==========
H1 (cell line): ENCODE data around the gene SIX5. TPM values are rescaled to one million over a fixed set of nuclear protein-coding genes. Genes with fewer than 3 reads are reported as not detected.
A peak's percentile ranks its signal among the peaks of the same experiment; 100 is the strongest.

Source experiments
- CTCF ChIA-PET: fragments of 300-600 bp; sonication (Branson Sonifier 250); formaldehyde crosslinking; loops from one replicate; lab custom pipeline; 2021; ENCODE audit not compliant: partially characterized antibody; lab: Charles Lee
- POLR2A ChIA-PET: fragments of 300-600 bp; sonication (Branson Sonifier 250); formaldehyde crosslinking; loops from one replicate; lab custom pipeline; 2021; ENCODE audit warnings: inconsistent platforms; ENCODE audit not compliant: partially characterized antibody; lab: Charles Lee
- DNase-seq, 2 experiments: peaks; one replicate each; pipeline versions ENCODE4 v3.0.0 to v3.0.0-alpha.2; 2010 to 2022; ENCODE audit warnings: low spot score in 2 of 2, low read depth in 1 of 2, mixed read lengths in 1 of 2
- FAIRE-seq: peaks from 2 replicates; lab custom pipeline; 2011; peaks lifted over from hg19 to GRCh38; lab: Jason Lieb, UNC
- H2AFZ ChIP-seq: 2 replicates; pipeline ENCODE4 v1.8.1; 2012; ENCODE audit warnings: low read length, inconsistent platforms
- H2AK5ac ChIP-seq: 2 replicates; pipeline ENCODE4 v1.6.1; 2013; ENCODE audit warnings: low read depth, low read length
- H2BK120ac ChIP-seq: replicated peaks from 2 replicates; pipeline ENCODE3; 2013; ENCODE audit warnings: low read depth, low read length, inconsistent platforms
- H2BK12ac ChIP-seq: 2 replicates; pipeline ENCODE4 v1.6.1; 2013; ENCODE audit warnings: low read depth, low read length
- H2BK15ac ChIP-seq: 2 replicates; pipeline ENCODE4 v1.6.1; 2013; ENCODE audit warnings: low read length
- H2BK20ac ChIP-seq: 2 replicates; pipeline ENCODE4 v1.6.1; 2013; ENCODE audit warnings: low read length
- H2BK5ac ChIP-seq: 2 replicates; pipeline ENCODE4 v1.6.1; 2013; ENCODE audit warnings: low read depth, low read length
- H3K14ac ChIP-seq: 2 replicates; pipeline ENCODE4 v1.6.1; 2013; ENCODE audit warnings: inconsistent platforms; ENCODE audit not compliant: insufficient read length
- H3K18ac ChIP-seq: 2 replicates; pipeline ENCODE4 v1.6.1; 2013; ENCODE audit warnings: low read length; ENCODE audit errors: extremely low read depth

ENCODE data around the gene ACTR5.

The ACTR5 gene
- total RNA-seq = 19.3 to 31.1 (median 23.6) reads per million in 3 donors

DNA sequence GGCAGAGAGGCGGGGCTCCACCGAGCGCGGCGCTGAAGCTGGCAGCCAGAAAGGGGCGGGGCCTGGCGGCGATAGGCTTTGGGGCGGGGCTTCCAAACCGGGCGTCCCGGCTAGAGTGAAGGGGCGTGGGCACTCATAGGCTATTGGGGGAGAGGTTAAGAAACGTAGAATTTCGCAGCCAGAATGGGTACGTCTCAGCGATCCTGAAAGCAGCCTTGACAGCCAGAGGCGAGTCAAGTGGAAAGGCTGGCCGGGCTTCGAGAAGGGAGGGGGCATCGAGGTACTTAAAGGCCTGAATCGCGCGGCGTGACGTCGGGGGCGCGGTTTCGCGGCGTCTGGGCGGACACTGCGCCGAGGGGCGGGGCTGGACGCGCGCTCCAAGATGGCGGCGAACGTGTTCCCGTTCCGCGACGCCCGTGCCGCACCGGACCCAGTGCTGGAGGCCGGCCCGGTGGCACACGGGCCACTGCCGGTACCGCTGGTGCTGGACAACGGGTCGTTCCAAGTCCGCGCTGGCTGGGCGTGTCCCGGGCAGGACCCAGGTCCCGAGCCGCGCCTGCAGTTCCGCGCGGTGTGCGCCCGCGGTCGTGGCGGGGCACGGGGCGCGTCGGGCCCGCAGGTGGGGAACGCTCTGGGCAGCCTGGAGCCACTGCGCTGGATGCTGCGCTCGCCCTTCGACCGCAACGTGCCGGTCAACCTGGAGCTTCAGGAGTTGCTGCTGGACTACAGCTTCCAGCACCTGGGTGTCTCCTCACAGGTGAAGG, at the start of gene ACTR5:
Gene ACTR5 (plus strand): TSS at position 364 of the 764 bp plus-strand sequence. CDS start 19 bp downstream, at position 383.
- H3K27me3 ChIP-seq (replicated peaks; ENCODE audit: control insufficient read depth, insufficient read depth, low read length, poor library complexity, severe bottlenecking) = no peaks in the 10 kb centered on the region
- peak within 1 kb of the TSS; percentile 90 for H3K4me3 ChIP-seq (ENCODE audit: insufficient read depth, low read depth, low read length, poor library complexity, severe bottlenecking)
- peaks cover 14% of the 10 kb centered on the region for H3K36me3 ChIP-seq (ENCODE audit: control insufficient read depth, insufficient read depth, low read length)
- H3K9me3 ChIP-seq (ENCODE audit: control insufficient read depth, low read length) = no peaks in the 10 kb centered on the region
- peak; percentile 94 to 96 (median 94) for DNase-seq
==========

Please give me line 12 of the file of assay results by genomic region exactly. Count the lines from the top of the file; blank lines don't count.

- H2BK15ac ChIP-seq: 2 replicates; pipeline ENCODE4 v1.6.1; 2013; ENCODE audit warnings: low read length